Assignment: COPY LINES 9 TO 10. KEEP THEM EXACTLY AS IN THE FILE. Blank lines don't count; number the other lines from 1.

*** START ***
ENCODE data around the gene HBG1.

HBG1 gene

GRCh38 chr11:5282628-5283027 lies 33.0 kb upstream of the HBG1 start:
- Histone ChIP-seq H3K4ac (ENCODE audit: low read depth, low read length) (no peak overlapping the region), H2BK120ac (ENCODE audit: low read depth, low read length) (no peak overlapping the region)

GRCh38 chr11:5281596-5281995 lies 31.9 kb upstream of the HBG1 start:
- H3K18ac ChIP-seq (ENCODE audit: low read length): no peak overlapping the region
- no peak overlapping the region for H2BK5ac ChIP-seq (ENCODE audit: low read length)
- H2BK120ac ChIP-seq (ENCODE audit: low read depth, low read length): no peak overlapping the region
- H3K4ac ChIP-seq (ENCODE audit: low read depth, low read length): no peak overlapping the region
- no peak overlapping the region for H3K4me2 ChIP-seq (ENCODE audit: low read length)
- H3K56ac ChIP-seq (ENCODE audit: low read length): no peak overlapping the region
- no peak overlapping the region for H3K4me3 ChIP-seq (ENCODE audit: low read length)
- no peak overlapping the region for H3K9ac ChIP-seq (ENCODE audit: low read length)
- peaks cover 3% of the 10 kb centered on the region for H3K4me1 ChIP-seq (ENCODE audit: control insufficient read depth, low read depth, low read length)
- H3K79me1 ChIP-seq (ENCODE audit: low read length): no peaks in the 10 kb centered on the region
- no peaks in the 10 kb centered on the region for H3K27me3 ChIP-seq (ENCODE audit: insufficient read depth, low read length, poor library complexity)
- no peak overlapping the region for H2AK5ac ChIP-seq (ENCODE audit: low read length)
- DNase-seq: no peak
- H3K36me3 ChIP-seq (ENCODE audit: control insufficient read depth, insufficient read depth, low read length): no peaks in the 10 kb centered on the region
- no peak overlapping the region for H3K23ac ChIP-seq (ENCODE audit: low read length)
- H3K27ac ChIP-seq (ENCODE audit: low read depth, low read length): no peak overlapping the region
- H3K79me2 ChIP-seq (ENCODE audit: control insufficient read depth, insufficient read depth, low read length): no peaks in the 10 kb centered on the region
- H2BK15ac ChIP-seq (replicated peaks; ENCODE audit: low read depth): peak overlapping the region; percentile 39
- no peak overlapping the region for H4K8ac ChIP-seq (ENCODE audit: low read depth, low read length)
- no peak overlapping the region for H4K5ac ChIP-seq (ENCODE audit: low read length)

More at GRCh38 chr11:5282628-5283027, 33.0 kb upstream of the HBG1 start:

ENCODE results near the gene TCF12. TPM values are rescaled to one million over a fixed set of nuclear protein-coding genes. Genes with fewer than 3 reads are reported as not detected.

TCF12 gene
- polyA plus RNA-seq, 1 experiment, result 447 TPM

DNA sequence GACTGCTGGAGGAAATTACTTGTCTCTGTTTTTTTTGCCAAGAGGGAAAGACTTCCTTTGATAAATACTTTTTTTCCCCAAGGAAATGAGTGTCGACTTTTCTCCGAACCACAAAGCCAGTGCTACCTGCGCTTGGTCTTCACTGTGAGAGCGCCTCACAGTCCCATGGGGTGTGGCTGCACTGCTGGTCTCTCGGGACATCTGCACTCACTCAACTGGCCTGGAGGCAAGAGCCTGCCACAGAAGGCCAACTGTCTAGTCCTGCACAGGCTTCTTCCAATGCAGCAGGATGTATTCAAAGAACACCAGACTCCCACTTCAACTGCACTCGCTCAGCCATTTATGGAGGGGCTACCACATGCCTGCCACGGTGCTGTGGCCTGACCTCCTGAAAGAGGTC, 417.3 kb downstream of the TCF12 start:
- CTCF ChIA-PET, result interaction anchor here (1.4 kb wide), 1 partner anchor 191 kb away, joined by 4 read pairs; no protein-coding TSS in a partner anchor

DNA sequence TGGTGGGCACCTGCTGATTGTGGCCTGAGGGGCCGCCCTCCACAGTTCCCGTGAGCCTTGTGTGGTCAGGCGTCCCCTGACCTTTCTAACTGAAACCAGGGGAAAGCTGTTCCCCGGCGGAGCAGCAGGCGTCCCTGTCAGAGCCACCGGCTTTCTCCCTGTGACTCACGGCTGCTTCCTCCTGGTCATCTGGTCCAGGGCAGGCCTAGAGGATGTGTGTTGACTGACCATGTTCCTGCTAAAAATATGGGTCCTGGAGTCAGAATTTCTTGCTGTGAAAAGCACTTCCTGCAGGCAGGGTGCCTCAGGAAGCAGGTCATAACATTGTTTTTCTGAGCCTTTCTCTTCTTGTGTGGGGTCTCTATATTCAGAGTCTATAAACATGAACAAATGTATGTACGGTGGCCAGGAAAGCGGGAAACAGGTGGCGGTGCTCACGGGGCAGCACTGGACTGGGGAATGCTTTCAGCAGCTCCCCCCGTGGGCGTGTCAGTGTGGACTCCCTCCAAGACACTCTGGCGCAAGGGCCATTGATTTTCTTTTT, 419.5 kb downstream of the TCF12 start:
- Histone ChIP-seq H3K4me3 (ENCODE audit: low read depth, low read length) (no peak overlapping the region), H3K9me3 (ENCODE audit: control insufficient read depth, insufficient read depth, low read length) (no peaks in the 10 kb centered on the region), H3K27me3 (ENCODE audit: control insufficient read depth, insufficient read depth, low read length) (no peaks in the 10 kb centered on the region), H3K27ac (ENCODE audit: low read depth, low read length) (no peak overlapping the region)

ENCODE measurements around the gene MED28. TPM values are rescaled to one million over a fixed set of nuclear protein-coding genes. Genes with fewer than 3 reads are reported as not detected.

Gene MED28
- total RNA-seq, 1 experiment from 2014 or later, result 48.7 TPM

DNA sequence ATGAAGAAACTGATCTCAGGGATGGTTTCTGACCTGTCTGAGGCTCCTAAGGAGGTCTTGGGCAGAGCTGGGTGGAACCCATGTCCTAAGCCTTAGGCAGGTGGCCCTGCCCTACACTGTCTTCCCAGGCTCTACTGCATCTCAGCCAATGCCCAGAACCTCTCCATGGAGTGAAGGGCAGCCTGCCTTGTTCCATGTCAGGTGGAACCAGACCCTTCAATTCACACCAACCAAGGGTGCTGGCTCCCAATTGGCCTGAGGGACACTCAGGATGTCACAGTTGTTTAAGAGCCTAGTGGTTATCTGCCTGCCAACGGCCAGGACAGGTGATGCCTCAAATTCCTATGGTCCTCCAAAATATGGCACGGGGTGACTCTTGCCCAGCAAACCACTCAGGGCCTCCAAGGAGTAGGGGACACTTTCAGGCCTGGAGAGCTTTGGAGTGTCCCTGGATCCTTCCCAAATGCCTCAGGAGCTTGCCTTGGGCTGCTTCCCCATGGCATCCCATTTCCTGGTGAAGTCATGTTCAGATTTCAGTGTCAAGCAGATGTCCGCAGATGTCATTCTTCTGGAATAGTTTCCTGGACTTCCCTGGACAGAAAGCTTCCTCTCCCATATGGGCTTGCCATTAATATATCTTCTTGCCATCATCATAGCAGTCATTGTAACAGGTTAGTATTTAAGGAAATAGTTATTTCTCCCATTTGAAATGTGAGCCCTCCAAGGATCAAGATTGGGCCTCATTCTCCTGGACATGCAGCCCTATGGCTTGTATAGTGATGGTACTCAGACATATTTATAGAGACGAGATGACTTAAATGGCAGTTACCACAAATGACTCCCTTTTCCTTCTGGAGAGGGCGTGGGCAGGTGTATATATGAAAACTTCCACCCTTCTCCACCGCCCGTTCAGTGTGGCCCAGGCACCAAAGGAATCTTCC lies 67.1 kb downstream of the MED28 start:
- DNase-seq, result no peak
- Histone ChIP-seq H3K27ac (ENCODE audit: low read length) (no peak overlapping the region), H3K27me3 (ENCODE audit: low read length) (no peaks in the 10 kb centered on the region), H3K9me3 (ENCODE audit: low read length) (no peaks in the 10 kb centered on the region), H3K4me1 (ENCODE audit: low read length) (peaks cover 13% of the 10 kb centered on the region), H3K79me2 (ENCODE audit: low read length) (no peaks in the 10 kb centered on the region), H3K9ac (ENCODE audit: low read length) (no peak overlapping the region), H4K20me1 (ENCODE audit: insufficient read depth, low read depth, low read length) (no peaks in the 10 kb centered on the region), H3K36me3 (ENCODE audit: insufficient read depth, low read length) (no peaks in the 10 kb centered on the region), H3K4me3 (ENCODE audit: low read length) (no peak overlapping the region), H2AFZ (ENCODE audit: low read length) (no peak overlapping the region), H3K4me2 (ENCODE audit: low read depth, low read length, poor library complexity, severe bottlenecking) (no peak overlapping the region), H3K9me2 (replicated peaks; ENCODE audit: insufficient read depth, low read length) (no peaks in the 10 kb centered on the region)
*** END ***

- H3K4ac ChIP-seq (ENCODE audit: low read depth, low read length): no peak overlapping the region
- no peak overlapping the region for H3K4me2 ChIP-seq (ENCODE audit: low read length)